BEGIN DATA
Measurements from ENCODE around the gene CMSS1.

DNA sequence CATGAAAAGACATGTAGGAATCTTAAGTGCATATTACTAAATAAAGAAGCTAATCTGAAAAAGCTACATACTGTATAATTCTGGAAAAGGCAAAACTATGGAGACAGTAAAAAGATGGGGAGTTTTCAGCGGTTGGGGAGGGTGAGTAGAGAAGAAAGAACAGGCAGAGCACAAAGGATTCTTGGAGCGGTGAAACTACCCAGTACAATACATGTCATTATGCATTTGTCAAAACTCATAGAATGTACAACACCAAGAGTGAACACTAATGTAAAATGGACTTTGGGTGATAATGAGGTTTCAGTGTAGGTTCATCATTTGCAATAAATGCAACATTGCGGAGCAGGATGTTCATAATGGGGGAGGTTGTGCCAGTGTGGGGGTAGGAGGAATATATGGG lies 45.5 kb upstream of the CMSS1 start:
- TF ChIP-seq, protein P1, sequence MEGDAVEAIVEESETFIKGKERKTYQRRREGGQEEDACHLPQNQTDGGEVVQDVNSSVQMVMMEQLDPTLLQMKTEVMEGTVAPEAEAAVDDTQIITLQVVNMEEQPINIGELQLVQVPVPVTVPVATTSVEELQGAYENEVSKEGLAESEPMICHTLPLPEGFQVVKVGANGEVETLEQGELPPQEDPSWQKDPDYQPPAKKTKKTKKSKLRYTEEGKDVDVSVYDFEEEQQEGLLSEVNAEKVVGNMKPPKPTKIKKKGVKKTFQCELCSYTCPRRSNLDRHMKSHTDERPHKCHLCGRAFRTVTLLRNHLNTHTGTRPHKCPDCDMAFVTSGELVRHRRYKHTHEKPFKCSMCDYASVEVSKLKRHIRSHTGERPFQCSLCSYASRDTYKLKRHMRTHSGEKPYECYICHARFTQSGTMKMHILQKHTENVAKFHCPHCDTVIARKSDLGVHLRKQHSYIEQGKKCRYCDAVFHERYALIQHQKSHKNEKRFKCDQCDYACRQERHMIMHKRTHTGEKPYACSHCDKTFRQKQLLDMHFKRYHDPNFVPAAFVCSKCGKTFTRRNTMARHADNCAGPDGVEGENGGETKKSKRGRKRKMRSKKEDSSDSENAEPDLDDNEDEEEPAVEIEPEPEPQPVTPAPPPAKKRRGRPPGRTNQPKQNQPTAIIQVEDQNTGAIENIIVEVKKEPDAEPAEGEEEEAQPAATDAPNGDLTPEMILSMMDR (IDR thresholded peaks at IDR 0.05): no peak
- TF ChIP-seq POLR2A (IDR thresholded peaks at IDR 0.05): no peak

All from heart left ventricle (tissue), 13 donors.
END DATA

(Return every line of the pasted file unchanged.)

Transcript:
Measurements from ENCODE around the gene CMSS1.

DNA sequence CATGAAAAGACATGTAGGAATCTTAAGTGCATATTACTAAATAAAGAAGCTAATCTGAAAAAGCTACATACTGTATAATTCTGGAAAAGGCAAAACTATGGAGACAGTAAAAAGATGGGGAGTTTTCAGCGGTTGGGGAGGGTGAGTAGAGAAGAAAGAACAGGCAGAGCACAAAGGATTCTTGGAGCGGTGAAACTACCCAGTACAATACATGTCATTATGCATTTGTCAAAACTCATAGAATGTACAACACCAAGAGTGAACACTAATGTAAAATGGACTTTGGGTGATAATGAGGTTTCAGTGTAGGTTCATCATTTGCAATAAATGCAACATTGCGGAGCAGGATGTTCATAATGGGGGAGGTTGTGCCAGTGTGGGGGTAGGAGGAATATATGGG lies 45.5 kb upstream of the CMSS1 start:
- TF ChIP-seq, protein P1, sequence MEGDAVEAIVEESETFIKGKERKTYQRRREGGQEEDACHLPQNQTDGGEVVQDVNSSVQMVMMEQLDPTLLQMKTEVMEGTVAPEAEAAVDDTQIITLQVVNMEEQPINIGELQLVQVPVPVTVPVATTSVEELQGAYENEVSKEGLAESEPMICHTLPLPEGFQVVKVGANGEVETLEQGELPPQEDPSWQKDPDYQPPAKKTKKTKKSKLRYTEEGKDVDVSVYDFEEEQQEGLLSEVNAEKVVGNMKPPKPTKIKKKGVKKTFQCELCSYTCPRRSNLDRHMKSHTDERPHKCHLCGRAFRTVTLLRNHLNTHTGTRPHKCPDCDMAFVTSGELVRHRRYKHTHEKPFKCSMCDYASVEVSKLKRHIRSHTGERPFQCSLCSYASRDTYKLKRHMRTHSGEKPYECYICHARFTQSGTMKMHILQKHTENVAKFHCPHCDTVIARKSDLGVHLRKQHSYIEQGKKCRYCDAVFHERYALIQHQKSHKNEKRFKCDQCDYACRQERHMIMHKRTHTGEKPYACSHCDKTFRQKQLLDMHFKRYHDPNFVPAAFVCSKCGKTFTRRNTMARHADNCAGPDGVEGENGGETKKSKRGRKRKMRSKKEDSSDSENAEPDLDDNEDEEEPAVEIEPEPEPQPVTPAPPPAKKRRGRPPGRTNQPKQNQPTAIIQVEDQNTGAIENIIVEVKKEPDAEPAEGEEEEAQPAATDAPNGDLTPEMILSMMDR (IDR thresholded peaks at IDR 0.05): no peak
- TF ChIP-seq POLR2A (IDR thresholded peaks at IDR 0.05): no peak

All from heart left ventricle (tissue), 13 donors.